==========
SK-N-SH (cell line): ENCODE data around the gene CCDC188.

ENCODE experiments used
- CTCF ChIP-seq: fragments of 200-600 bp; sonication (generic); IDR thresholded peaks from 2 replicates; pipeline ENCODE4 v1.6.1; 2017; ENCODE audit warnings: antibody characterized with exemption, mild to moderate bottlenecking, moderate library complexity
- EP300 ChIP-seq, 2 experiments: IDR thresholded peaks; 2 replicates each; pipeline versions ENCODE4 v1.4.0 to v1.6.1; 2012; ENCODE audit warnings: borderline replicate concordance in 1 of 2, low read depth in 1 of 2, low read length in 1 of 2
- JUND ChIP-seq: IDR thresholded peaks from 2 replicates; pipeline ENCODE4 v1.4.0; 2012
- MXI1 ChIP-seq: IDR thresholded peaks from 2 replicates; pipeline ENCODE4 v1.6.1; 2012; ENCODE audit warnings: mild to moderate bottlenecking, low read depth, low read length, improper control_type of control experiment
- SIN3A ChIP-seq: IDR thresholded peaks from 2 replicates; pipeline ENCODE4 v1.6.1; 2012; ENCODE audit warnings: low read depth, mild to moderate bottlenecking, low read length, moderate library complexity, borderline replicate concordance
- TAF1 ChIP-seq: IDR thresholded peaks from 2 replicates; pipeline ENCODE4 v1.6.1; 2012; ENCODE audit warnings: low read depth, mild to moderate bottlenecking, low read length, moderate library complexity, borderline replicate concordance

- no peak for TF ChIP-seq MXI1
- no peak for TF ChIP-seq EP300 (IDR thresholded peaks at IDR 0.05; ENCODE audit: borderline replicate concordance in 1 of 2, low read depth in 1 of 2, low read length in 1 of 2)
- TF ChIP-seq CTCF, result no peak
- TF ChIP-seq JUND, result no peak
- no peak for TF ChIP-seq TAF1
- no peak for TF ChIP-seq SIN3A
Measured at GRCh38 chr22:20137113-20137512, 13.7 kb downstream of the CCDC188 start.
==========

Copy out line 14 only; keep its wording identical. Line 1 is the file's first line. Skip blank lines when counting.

- no peak for TF ChIP-seq SIN3A